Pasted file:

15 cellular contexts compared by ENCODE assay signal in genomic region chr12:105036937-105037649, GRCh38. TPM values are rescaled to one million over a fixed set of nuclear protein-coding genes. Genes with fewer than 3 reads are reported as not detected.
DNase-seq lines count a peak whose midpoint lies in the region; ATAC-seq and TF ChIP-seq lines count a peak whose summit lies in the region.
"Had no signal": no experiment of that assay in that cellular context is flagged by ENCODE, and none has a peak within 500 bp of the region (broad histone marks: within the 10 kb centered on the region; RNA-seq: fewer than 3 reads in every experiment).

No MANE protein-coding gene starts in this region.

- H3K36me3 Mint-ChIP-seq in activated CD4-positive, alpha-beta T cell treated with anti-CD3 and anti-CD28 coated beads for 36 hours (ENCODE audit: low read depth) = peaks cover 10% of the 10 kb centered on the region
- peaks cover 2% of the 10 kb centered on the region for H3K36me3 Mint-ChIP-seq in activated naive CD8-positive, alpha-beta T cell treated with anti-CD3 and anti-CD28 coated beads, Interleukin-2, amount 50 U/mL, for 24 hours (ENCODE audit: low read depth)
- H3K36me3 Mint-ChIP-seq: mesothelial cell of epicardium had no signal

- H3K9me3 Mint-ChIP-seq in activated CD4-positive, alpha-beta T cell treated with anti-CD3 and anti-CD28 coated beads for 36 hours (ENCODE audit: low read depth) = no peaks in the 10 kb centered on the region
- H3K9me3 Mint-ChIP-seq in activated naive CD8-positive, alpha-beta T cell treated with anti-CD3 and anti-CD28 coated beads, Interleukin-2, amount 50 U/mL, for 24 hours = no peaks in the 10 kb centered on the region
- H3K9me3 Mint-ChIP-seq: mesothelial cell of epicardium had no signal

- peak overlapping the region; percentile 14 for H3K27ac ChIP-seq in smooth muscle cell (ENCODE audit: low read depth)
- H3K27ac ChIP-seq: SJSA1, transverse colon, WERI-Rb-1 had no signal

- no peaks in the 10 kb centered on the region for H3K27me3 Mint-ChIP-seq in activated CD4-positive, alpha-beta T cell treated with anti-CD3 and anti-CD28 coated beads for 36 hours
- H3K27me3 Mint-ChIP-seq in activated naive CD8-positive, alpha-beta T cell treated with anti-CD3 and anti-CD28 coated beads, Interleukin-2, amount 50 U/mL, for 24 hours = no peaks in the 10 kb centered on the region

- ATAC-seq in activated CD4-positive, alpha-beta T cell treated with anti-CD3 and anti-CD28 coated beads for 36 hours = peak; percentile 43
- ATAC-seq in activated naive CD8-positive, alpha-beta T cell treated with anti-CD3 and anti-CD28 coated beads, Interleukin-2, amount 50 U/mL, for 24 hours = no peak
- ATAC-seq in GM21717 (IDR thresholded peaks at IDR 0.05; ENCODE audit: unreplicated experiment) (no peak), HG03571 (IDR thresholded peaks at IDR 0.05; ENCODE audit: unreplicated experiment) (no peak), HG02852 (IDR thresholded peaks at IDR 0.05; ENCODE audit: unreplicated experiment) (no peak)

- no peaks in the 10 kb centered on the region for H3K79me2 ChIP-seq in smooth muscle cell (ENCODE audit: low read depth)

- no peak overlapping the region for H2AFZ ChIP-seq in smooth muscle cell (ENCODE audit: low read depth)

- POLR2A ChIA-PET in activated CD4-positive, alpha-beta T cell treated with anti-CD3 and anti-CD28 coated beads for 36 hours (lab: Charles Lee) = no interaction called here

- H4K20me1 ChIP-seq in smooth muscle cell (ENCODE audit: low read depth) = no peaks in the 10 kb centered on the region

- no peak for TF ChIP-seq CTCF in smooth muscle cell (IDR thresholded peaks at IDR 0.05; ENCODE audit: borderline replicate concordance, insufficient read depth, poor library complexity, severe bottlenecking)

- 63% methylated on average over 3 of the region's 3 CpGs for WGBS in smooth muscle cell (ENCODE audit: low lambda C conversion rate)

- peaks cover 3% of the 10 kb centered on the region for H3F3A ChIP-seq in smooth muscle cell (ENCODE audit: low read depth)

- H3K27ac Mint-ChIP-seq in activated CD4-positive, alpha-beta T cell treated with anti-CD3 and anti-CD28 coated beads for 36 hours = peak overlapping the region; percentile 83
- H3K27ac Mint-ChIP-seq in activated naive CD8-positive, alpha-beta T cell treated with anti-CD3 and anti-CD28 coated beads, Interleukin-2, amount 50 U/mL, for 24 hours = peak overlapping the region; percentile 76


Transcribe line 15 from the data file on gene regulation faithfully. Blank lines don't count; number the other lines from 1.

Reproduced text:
- ATAC-seq in activated CD4-positive, alpha-beta T cell treated with anti-CD3 and anti-CD28 coated beads for 36 hours = peak; percentile 43